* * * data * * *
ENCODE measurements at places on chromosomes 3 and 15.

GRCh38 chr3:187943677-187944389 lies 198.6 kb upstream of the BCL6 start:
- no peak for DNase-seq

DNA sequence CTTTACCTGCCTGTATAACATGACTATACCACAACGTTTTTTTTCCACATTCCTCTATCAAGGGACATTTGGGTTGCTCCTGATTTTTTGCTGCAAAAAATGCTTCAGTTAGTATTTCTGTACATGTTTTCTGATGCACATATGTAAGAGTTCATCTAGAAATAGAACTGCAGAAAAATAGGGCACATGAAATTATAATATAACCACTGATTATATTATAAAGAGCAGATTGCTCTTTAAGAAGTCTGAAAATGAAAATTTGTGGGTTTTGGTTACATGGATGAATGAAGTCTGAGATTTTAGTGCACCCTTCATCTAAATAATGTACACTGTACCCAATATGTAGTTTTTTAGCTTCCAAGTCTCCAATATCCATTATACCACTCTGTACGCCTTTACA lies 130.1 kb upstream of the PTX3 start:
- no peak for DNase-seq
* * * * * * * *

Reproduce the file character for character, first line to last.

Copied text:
ENCODE measurements at places on chromosomes 3 and 15.

GRCh38 chr3:187943677-187944389 lies 198.6 kb upstream of the BCL6 start:
- no peak for DNase-seq

DNA sequence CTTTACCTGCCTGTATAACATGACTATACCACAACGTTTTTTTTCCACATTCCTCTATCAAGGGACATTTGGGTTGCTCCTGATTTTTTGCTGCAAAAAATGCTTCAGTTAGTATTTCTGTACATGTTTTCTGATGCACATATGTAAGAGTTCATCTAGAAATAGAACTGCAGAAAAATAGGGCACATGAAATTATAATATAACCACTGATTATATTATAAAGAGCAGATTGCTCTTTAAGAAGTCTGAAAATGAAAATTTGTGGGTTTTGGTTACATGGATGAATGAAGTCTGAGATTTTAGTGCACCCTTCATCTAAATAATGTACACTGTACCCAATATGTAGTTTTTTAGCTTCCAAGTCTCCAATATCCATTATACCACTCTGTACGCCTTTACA lies 130.1 kb upstream of the PTX3 start:
- no peak for DNase-seq